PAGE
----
TOWN LIFE IN THE MIDDLE AGES
PEOPLE living in a town in the Middle Ages had to make sure that it could not be easily captured by an enemy. For this reason
they often built a heavy wall around it with watchtowers where men were always on guard. Battering-rams and other
machines for knocking down a wall could not be used unless they were brought close up to it, and therefore just outside
the fortifications of the city a deep ditch was often dug and kept full of water. There were only a few gates, and those
were carefully protected. Outside the walls were forests and fields, and every morning the public herdsman drove the
cows of the townspeople to pasture,
 bringing them back again at night. There were gardens and cultivated fields around the town; and indeed there were many
gardens and orchards within the walls. If everything had been kept clean, a town might have been a pleasant,
sweet-smelling place; but rubbish was heaped up in front of the doors, and pigs roamed about the streets at their own
will. These streets were usually narrow and crooked. There were no pavements, and the upper stories of the houses
sometimes projected so far that people living on opposite sides of a street could shake hands from their windows.
AN OLD STREET
(IN THE TOWN OF DIJON, FRANCE)
The nearer one came to the centre of the town, the closer together were the houses. Merchants usually had shop and home
in the same building. The lower part of the front was the shop, and the rear of the house was the home. This was by far
the pleasanter part, for it often looked out upon gardens filled with bright flowers.
Besides the merchants, there were the humbler folk, the craftsmen, that is, the carpenters, masons, blacksmiths, and
others. Every trade had its apprentices, boys who were bound to
re-  main with some craftsman a certain number of years to learn his business. The master fed and clothed the boy, gave him a
home, and taught him. When he had finished his apprenticeship, he became a journeyman, or workman. Of course he
was eager to become a master, but before he could do this, he must make a "masterpiece," that is, a piece of work
excellent enough to be accepted by the gild or society composed of the men of his trade.
OLD TOWN IN LOCHES, FRANCE.
There were gilds of bakers, weavers, coopers, brewers, goldsmiths, carpenters, indeed, every trade had its gild. The
gild did a great deal for its members. If one of them became poor or was ill, his gild gave him assistance. If he died
in poverty, the gild paid his funeral expenses and aided his family. If a journeyman, a cooper, for instance, came to a
strange town, the gild of coopers in that town would find work for him; or, if there was none, they would give him money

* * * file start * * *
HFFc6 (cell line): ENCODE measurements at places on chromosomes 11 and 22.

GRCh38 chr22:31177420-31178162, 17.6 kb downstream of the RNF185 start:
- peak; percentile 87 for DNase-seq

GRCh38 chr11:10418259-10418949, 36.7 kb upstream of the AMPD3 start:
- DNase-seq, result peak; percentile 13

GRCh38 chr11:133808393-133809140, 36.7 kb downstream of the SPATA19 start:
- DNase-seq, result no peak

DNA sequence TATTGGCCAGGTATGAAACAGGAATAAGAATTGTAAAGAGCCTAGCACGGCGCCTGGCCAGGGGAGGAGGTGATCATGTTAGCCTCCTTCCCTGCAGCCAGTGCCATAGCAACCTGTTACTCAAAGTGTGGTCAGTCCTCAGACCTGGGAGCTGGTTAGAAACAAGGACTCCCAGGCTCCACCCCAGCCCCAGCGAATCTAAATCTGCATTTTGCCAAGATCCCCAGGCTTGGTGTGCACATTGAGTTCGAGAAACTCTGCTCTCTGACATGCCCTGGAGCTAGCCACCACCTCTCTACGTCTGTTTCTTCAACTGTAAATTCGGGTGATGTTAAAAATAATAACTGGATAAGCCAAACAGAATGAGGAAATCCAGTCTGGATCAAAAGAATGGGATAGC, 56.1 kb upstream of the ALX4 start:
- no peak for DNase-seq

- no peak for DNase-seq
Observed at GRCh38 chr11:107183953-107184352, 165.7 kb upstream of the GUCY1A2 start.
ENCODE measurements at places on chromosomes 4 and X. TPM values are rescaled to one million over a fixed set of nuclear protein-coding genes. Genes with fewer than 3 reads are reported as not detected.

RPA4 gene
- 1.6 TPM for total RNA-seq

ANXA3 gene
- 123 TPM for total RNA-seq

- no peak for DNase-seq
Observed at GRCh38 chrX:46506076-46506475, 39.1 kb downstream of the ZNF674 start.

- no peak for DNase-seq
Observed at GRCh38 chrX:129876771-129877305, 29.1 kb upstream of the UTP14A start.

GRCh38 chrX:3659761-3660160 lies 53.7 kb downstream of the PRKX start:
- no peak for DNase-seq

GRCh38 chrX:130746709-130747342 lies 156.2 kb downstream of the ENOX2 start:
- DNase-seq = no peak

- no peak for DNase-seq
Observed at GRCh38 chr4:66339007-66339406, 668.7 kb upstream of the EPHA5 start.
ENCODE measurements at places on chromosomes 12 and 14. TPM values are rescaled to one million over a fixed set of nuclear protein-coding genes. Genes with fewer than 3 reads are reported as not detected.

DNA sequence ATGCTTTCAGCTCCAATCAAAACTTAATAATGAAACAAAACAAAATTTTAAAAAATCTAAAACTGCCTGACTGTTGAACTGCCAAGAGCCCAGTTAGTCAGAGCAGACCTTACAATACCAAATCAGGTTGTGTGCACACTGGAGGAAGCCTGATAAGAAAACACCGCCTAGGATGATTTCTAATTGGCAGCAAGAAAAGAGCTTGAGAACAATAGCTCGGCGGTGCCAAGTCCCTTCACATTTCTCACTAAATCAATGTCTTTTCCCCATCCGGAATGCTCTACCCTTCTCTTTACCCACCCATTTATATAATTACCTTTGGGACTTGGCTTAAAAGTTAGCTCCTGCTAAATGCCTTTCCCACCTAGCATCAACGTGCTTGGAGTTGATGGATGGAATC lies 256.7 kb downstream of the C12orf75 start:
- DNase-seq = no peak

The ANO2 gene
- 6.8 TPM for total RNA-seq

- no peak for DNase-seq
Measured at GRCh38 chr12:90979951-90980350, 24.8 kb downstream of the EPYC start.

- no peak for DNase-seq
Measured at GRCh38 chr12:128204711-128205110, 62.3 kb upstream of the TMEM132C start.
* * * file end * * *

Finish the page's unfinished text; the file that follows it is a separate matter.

to pay his way to the next town.
The gild not only helped its members, but saw to it that they did not impose upon the public. If a baker made his loaves
 too small or a dyer gave short measure of cloth or a maker of spurs gilded old ones and sold them for new, his gild
punished him by a fine or by expulsion. The master himself was punished, and not the workman who had perhaps done the
actual work. In many places men were forbidden by their gilds to carry on their trades after the curfew bell, lest they
should not do good work, or should disturb their neighbors, or perhaps set their houses ablaze.
The craft gilds were also religious societies, and each one had its patron saint. They gave altars and painted windows
and generous presents of money to the cathedrals. The whole gild often went to church in solemn procession. They also
presented what were known as mystery plays, that is, plays showing forth scenes in the Bible. One gild presented the
creation of the world, another the flood, another the flight of the Holy Family into Egypt, and so on.
A MASTERY PLAY OF THE MIDDLE AGES.
The presenting of these plays was often very expensive, but it was looked upon as a religious duty. When the morning for
the plays had come, the members of the gild met together, and after prayers those who were to act clambered into a
clumsy two-story wagon called a pageant, and went to the corner or open square where the play was to be shown. When it
was done, they moved on to act the same play elsewhere, while another gild acted the second play of the series in the
place that they had just left. When the play had been repeated in all the places chosen, the members of the gilds went
to their homes, feeling that they had performed a religious act that would be good for them and for the crowds that had
been listening to them.
The merchants, too, had their gilds, and these were very
power-  ful associations. They won a great deal of liberty for the towns; for when a king or noble was in need of money, the
rich merchant gilds would say, "We will provide it if you will agree no longer to lay taxes upon our town at your own
will." Sometimes the gilds made rather hard bargains. If a king or a nobleman wished to go on a crusade, or if he had
been taken prisoner and needed a large sum of money for his ransom, he was ready to give many privileges to the town
that would supply him with gold, or even to grant it the right to govern itself in all things. Many a city literally
bought its liberty with its gold.
 The protections of a town. — The lack of cleanliness. — The life of the apprentice. — Help given by the trade gilds to their
members. — The gild's control of their members. — The gilds as religious societies. — Mystery plays. — The merchant gilds and
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